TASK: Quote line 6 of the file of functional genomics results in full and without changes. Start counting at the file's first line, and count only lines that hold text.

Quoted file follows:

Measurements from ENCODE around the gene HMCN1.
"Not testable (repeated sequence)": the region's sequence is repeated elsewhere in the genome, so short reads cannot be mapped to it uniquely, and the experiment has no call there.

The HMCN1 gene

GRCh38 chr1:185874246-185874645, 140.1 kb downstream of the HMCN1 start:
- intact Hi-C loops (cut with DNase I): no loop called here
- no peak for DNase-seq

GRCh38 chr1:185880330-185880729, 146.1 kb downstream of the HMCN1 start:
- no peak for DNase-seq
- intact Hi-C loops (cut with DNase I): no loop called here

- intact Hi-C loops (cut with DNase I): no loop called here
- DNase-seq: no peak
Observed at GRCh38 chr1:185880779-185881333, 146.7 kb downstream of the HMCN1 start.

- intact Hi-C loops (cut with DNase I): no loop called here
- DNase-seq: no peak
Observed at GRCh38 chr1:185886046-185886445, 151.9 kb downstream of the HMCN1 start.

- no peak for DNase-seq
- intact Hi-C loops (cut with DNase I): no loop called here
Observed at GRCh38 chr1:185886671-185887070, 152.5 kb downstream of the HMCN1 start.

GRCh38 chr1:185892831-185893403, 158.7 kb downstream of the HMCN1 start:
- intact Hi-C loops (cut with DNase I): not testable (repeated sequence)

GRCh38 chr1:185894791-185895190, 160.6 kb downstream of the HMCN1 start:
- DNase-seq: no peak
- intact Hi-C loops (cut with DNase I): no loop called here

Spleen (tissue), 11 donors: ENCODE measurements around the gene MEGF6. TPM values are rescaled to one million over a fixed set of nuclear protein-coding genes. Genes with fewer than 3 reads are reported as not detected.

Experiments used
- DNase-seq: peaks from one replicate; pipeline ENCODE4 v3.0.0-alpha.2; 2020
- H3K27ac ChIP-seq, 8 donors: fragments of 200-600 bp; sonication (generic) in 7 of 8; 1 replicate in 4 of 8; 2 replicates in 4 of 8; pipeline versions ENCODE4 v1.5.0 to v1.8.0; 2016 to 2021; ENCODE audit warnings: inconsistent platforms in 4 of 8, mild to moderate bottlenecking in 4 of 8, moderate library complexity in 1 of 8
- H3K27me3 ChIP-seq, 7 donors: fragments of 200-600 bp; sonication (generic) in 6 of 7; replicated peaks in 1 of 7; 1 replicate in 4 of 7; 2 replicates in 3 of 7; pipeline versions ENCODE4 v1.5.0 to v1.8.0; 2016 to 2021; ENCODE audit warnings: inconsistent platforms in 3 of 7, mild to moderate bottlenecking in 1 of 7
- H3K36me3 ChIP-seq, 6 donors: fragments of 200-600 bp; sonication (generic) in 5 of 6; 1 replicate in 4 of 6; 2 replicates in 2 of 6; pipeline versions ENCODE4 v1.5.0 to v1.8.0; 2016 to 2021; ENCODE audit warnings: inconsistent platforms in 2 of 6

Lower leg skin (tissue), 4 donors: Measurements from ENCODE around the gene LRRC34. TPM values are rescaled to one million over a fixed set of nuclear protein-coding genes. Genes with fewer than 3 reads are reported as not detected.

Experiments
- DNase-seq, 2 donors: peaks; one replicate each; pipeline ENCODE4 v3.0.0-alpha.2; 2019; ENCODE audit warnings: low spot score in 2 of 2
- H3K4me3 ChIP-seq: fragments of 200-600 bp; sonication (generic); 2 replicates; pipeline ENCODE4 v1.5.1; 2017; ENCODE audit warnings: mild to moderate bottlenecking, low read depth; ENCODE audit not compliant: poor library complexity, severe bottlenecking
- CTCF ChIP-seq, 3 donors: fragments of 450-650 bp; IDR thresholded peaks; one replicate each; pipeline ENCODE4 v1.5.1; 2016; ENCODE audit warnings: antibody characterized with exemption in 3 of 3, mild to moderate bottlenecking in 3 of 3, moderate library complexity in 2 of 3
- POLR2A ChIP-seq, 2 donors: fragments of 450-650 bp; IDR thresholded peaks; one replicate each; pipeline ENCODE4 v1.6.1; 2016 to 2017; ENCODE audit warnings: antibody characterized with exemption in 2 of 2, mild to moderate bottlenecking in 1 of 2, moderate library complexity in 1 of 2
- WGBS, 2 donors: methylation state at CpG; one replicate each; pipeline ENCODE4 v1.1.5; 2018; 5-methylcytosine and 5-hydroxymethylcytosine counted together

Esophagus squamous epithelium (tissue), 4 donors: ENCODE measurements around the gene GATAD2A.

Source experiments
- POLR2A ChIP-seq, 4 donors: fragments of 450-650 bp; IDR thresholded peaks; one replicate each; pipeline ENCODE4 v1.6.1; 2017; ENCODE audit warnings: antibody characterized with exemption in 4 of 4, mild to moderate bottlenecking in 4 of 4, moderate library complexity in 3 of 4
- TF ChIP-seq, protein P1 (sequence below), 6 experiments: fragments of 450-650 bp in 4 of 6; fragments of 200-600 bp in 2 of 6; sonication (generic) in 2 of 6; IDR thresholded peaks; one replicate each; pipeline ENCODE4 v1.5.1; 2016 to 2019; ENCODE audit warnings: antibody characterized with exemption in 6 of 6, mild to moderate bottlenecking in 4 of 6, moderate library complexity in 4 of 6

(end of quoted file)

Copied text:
- no peak for DNase-seq